However, because we want to control the GPIO EMIO from the FSBL, we will opt to not have the tools generate the boot images:

generate_boot_images.PNG

Generate the MicroBlaze Hello World application:

app_details.PNG

hello_world.PNG

We can add new project applications as shown below. For example, for the Zynq FSBL:

add_apps.PNG

cortexa53_app.PNG

Note: the FSBL does not support 64 bit to 32 bit handoff. So, because the MicroBlaze is 32 bits, we should also have the FSBL set to 32 bits:

fsbl_domain.PNG

fsbl.PNG

Repeat for the PMUFW:

pmu_app.PNG

zynqmp_pmufw.PNG

You should see all of the application projects as shown below:

all_app_project.PNG

Because we added the PS UART to the MicroBlaze address map, we can use this for the STDIN/OUT in the BSP:

bsp_settings.PNG

stdin.PNG

We can see the MicroBlaze Hello World Linker here:

mb_linker.PNG

This is placed at the base address of the DDR (0x00000000). Users need to keep this in mind when creating a boot image so that applications do not overlap.

Programming via the SD Card

First update the FSBL.

We can use the Xil_Out32 API to toggle the GPIO.

Add the xil_io header file to the xfsbl_handoff.c file:

 

 

/***************************** Include Files *********************************/
#include "xfsbl_hw.h"
#include "xil_cache.h"
#include "psu_init.h"
#include "xfsbl_main.h"
#include "xfsbl_image_header.h"
#include "xfsbl_bs.h"
#include "xil_io.h"

 

 

I have added this to the XFsbl_HandoffExit function

 

 

Xil_Out32(0xff0a0018, 0x1);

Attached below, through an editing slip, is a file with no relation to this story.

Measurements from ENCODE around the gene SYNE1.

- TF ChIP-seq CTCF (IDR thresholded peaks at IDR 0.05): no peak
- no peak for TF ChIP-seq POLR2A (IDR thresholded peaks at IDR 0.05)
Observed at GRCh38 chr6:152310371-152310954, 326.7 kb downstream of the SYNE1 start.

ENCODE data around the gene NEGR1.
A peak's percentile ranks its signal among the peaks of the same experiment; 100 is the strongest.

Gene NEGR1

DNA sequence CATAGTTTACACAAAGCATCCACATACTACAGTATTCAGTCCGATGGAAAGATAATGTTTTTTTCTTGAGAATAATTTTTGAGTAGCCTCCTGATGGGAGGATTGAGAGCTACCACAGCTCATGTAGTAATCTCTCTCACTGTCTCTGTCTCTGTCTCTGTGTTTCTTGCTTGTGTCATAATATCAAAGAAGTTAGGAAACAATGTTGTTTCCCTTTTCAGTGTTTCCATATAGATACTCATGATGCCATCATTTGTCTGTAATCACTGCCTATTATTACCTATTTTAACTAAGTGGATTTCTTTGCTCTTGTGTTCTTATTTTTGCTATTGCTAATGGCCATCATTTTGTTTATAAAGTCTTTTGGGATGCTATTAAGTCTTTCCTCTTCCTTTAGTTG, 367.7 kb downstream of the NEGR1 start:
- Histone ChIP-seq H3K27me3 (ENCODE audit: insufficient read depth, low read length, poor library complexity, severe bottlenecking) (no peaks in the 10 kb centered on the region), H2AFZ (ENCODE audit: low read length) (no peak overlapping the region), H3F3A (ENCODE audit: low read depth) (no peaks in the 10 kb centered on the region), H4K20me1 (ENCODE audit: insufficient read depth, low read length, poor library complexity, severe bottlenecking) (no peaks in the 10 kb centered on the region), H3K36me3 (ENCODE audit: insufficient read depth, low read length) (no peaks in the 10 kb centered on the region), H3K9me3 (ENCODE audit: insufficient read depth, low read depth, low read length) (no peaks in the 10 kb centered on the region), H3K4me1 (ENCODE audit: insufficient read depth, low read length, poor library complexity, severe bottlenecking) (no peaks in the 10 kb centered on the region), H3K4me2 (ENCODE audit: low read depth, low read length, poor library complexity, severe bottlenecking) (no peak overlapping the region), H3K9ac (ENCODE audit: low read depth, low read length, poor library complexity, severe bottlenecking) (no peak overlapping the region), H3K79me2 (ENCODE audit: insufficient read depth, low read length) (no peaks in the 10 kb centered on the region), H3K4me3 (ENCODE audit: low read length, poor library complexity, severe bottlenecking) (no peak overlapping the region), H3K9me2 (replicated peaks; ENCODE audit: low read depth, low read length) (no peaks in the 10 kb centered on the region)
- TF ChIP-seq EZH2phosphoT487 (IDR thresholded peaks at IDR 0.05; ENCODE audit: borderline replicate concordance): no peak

Xil_Out32(0xff0a02c4, 0x1);
Xil_Out32(0xff0a02c8, 0x1);
Xil_Out32(0xff0a004c, 0x1);

XFsbl_Printf(DEBUG_GENERAL,"Toggle GPIO \n\r");

 

 

I have also enabled the FSBL debug info:

debug_info.PNG

Create the boot image:

create_boot_image.PNG

I have removed the FSBL and PMUFW and added them again with the correct image type.

Make sure that the partition images are in the correct order (use the up and down controls to rearrange them)

boot_gui.PNG

sd_card_flow.PNG

Note: because we are sharing the same UART here, users can place a delay in the Hello World app.

Programming via JTAG:

 

 

connect
 
fpga -no-rev -f design_1_wrapper/bitstream/design_1_wrapper.bit
  
# Add the Microblaze PMU to target
targets -set -nocase -filter {name =~ "PSU"}
mwr 0xFFCA0038 0x1FF
# Download PMUFW to PMU
target -set -filter {name =~ "MicroBlaze PMU"}
dow zynqmp_pmufw/Debug/zynqmp_pmufw.elf
con
   
# write bootloop and release A53-0 reset
targets -set -nocase -filter {name =~ "PSU"}
mwr 0xffff0000 0x14000000
mwr 0xFD1A0104 0x380E
  
# Download FSBL to A53 #0, and the Hello World app to DDR
targets -set -filter {name =~ "Cortex-A53 #0"}
dow zynqmp_fsbl/Debug/zynqmp_fsbl.elf
con
after 500
stop
dow hello_world/Debug/hello_world.elf
 
# Handle PS PL
targets -set -nocase -filter {name =~ "PSU"}
source design_1_wrapper/hw/psu_init.tcl
psu_post_config
after 500
psu_ps_pl_reset_config
after 500
psu_ps_pl_isolation_removal
after 500
 
# Wake up Microblaze
targets -set -nocase -filter {name =~ "PSU"}
mwr -force 0xff0a0018 0x00000001
mwr -force 0xff0a02c4 0x00000001
mwr -force 0xff0a02c8 0x00000001
mwr -force 0xff0a004c 0x00000001

 

 

You should see output similar to the following:

tcl_flow_console.PNG